His relationship with a young woman that he saved from a fire is particularly moving. Their near poverty lives came together in comfort during this tumultuous time. Disease was always prevalent and yellow fever and sleeping sickness played a part in everyone’s lives. It seemed nobody was immune from the heartbreak and sorrow that living in marshlands during the summer can bring.

The development of instruments of war is also well described. The ballistics of the weapons and the distances they could shoot with accuracy amazed me. Thirty-five pound cannon balls lobbed into Charleston with various incendiary devices seemed particularly cruel. Simply starting a fire in this timbered city could wipe out major portions of the city and leave inhabitants destitute. This became an everyday event in the latter parts of the war.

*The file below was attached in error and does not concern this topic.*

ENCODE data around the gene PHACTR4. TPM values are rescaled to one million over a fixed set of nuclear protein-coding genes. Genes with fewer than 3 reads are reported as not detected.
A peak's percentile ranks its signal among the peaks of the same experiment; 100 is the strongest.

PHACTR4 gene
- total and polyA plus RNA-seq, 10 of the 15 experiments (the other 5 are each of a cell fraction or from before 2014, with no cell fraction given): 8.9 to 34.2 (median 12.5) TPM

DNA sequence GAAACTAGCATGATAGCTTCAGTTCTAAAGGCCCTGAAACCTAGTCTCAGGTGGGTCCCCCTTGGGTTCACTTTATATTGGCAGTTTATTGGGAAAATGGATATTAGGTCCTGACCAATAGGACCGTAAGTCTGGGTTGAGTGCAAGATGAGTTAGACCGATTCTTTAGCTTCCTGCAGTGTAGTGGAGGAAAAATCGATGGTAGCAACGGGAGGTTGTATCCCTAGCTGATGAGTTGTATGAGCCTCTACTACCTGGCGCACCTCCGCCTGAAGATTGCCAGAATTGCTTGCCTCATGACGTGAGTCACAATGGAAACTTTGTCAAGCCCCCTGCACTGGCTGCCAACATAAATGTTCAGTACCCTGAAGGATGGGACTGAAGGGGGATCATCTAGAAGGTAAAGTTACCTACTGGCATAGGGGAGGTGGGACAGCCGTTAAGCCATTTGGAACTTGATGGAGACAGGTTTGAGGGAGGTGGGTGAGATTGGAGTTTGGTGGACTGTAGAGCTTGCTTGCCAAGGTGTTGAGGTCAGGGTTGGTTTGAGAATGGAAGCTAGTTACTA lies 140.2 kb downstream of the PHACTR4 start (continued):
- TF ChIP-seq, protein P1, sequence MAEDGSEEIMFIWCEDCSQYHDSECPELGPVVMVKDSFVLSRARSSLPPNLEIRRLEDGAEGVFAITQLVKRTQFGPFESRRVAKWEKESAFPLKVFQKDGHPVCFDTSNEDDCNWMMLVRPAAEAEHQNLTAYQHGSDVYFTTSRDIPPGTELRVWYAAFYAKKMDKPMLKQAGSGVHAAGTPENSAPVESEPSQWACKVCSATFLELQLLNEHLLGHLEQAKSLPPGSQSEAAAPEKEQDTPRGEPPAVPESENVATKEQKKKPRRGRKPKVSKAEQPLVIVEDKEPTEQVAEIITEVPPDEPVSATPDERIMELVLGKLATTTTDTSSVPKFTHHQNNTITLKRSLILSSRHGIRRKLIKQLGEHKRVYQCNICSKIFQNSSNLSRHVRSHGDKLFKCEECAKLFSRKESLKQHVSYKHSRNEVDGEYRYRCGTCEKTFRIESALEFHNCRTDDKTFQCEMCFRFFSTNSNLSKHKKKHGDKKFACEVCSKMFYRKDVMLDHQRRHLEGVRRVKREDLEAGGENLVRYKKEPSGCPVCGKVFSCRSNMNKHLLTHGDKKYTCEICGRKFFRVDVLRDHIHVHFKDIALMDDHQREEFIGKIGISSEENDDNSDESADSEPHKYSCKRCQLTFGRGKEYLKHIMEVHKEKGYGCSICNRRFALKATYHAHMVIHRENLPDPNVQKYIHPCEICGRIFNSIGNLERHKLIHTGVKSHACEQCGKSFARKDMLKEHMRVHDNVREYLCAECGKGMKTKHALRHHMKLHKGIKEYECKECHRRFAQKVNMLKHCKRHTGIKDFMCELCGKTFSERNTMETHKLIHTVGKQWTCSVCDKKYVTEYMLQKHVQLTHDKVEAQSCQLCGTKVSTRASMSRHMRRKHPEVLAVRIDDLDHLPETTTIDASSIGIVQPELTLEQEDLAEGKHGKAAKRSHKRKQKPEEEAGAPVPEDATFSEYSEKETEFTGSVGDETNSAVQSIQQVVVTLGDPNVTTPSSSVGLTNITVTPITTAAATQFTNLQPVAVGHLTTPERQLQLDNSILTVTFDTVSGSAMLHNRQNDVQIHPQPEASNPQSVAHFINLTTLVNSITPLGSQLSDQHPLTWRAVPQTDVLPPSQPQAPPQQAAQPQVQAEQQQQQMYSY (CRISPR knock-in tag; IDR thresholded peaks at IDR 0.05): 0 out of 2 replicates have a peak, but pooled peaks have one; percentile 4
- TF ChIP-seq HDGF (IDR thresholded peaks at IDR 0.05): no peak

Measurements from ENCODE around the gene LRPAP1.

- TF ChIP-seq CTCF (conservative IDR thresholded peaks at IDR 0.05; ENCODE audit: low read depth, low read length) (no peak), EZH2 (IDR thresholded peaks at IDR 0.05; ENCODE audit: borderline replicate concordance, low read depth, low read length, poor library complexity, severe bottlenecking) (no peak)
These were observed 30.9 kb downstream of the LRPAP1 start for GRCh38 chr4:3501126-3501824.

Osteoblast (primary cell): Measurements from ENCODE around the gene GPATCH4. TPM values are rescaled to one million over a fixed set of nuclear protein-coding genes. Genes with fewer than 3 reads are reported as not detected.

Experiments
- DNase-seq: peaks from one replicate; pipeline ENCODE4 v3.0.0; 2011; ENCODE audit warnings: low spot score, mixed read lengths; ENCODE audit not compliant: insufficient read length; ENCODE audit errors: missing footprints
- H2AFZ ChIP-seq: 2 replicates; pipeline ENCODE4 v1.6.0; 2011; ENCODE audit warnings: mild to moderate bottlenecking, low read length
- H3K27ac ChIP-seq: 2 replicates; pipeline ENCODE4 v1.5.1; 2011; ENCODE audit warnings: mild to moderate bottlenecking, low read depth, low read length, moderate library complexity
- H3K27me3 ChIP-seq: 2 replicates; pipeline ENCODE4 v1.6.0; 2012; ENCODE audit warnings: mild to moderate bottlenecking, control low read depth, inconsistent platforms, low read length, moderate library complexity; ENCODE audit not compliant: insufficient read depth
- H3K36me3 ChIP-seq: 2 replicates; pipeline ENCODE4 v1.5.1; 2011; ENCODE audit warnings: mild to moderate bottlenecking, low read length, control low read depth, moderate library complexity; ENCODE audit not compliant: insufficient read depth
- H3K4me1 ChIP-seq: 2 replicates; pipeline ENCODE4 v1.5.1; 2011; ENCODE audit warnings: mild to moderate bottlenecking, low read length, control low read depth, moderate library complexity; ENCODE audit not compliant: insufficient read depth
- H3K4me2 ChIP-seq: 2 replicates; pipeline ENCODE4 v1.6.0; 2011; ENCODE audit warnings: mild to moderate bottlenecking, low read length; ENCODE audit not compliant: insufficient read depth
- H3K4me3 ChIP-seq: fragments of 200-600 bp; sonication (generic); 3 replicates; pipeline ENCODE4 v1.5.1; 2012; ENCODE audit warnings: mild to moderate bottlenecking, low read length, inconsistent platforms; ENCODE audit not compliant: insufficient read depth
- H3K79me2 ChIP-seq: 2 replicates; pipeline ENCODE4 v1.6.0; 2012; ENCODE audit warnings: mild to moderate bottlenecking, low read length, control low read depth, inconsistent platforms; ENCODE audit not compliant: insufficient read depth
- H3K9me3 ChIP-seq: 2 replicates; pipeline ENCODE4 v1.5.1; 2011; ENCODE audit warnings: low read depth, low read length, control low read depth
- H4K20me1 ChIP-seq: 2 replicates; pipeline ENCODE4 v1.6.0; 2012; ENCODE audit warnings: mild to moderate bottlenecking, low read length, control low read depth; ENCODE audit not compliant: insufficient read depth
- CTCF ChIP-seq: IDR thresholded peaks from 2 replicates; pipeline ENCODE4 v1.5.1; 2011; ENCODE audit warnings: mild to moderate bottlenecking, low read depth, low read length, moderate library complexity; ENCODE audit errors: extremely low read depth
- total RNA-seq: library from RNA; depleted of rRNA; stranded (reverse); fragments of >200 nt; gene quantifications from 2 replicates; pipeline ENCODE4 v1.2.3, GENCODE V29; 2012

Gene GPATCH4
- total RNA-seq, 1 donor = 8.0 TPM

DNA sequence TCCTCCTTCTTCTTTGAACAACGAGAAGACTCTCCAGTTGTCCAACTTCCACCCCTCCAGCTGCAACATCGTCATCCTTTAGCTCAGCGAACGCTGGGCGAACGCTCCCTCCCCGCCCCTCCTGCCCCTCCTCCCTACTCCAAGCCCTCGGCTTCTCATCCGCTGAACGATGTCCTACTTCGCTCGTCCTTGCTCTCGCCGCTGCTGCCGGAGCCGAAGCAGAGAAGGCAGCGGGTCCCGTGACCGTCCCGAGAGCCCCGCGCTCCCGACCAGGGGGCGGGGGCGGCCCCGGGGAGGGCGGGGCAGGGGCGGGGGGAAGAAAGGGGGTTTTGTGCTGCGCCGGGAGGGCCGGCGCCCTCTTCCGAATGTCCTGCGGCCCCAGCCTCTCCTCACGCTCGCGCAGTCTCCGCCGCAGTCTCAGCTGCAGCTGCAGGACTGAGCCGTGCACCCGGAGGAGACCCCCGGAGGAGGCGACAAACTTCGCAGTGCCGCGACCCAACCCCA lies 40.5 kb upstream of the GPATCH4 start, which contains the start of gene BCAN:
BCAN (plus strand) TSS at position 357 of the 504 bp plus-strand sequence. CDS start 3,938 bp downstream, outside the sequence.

CE Williams

Give yourself a block of time to allow yourself to be taken back to this era. It’s frighteningly eye-opening. The relationships of the inhabitants and their struggles are a rewarding infusion of knowledge. The tale is an immersion into another time and place. 5 stars CE Williams

FTC Disclosure: I received a complimentary copy of this book from the author. These are my honest and unbiased thoughts.

Book Details:

Genre: Kindle eBooks (Historical Fiction)

Publisher: Archetype Imprints

ASIN : B08GH3YPJ1

Print Length: 442 pages

Publication Date: August 21, 2020

Source: Direct author request

Title Link: I Jonathan [Amazon]

Add to Goodreads
George WB Scott-author

The Author: George WB Scott was born in Stuart, Florida where he lived until he went to college in North Carolina. He graduated from Appalachian State University and went into television news in Tennessee. He is now an independent video producer and lives in Knoxville with his wife Mary Leidig.